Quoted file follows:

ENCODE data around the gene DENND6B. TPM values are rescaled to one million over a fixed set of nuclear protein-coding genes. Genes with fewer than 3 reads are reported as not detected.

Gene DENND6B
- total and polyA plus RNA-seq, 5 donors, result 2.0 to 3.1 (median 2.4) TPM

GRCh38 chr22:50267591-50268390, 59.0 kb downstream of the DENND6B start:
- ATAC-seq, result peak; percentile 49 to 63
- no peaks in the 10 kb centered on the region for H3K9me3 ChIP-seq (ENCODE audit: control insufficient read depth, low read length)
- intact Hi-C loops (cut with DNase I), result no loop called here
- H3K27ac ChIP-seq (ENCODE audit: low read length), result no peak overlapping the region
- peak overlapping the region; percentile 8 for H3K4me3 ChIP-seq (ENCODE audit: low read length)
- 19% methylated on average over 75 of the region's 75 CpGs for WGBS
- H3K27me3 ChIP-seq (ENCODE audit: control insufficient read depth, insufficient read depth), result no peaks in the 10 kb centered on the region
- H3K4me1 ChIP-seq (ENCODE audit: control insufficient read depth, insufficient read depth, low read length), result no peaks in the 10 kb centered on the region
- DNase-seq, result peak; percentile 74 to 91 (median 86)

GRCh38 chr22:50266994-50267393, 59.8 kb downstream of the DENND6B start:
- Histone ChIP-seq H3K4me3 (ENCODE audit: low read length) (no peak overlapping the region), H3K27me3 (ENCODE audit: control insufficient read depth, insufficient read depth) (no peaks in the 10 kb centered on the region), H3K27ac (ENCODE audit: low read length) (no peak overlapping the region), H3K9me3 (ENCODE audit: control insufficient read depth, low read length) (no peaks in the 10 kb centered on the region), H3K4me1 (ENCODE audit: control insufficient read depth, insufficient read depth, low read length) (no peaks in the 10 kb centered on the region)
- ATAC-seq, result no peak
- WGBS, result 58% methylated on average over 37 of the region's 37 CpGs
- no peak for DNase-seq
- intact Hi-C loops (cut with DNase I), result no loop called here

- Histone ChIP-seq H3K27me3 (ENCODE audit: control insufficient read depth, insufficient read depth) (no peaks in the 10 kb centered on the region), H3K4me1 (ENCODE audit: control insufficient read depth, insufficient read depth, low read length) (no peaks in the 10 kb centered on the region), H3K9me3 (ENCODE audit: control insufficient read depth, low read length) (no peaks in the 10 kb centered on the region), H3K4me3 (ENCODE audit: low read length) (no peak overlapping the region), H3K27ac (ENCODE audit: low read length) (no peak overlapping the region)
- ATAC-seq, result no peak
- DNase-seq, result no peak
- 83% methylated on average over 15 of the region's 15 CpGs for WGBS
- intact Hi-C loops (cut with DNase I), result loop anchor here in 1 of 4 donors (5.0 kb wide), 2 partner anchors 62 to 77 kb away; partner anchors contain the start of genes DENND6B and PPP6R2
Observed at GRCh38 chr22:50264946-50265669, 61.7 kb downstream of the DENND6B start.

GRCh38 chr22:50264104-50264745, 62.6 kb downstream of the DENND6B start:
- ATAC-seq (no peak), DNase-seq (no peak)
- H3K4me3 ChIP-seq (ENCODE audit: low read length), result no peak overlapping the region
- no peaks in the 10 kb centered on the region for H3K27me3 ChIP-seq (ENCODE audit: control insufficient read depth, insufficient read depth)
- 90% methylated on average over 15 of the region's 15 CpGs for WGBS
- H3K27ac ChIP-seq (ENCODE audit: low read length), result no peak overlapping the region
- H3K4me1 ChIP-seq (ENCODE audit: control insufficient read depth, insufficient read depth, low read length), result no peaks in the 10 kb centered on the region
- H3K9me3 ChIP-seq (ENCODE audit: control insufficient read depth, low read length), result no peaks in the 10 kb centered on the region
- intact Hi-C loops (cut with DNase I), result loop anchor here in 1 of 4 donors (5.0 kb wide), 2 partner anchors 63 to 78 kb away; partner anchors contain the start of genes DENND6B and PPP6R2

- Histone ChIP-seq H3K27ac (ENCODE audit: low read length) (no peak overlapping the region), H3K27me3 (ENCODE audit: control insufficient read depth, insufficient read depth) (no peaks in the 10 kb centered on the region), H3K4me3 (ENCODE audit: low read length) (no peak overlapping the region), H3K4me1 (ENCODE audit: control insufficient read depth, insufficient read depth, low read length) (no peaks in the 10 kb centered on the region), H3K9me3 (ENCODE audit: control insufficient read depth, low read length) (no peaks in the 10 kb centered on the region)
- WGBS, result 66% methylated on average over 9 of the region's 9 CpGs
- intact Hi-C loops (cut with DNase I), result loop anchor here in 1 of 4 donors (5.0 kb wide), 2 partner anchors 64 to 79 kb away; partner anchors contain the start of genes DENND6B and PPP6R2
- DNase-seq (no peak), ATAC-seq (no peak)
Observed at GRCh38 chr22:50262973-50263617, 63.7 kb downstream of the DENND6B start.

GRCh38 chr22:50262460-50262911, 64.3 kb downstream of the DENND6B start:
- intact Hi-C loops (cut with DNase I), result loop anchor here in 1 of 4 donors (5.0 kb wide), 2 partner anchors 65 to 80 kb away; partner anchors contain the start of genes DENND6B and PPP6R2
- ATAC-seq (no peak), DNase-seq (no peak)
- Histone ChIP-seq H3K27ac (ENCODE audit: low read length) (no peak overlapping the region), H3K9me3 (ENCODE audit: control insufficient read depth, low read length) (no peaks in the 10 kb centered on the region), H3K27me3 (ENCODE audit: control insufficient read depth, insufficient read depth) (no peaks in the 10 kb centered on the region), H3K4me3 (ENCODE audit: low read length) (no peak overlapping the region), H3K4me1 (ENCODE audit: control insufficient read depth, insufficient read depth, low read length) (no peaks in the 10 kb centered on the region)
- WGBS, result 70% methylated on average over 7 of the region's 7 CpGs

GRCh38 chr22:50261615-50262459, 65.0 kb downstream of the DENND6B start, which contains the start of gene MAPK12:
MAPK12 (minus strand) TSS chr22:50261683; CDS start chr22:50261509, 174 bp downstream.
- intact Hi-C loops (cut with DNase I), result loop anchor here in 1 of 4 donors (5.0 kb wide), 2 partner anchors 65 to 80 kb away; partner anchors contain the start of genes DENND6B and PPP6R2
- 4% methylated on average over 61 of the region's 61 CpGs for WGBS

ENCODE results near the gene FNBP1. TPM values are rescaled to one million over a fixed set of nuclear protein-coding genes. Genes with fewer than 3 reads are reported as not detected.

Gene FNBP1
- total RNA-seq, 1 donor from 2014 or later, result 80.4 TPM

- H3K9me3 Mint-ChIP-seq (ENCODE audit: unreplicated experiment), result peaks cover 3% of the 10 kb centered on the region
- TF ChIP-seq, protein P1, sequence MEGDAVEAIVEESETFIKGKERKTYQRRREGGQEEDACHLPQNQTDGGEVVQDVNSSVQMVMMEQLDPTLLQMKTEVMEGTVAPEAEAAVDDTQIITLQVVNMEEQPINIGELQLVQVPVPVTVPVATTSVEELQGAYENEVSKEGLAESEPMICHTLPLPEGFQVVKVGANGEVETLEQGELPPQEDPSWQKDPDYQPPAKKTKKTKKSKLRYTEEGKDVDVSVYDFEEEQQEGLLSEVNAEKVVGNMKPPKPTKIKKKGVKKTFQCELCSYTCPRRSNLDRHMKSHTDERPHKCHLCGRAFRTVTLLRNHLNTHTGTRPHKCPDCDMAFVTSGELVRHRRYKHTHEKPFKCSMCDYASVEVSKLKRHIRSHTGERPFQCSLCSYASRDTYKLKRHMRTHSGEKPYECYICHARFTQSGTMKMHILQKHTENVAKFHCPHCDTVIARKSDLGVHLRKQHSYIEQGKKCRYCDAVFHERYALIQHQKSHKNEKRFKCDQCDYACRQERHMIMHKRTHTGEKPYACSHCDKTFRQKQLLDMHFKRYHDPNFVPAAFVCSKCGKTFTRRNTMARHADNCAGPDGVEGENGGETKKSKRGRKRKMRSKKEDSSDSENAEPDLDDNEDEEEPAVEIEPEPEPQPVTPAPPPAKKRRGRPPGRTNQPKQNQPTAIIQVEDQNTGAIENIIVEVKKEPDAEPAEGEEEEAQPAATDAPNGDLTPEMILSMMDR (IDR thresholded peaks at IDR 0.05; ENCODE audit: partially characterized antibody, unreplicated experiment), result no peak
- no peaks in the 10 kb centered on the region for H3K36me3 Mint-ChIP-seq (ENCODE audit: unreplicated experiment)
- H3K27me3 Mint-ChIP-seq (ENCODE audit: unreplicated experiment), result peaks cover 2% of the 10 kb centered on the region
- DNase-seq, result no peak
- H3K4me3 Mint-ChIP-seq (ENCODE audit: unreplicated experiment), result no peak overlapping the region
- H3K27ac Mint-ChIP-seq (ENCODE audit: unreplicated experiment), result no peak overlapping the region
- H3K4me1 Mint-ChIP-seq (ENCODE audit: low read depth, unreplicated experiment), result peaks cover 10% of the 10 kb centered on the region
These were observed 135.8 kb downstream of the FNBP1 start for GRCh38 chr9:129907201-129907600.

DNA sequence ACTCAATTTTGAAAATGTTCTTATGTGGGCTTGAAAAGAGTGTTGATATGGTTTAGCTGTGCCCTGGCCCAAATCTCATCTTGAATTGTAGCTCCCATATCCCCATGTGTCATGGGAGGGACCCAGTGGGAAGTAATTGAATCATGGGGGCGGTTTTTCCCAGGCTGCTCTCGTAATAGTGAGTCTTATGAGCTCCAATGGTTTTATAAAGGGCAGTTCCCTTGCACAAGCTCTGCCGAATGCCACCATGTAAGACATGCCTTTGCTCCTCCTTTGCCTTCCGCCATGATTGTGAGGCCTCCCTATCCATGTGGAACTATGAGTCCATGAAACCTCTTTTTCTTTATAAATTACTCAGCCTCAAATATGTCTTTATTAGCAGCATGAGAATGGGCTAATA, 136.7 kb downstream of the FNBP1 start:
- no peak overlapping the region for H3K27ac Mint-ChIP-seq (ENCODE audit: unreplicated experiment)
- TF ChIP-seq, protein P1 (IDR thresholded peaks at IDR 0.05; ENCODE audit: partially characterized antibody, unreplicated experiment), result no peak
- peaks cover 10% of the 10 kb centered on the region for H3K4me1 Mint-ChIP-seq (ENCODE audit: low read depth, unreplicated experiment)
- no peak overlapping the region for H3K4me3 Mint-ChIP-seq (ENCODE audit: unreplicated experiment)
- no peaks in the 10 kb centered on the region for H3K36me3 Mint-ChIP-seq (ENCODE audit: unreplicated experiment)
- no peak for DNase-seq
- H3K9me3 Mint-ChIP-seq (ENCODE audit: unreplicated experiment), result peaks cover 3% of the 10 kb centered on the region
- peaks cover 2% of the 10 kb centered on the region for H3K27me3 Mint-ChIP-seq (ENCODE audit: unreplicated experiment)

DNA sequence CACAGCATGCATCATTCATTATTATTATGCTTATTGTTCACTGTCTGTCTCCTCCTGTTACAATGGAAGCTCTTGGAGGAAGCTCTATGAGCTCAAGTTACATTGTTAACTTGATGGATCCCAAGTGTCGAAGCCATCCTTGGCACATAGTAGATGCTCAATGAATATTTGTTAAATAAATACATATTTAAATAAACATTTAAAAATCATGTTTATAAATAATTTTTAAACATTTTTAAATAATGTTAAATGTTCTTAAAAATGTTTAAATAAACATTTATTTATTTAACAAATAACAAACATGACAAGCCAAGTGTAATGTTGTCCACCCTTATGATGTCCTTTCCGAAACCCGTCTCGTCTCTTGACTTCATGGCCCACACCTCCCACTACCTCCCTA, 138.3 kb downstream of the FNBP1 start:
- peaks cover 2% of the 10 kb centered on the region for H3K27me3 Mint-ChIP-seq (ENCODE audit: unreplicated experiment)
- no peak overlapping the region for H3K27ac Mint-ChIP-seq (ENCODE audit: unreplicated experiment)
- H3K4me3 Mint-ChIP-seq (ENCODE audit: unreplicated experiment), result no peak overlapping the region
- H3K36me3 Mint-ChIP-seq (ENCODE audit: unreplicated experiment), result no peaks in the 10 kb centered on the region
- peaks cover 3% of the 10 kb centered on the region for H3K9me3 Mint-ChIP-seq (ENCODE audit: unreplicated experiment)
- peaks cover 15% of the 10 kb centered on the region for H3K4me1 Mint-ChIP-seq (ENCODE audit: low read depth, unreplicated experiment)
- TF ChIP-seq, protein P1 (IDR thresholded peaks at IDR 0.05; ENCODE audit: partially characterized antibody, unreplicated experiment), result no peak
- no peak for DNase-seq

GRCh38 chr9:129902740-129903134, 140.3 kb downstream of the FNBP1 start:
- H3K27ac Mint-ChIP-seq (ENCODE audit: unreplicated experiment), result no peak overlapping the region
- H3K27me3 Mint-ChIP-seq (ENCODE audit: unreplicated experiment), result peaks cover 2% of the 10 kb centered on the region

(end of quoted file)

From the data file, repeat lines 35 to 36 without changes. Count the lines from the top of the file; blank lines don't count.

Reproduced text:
- Histone ChIP-seq H3K27ac (ENCODE audit: low read length) (no peak overlapping the region), H3K27me3 (ENCODE audit: control insufficient read depth, insufficient read depth) (no peaks in the 10 kb centered on the region), H3K4me3 (ENCODE audit: low read length) (no peak overlapping the region), H3K4me1 (ENCODE audit: control insufficient read depth, insufficient read depth, low read length) (no peaks in the 10 kb centered on the region), H3K9me3 (ENCODE audit: control insufficient read depth, low read length) (no peaks in the 10 kb centered on the region)
- WGBS, result 66% methylated on average over 9 of the region's 9 CpGs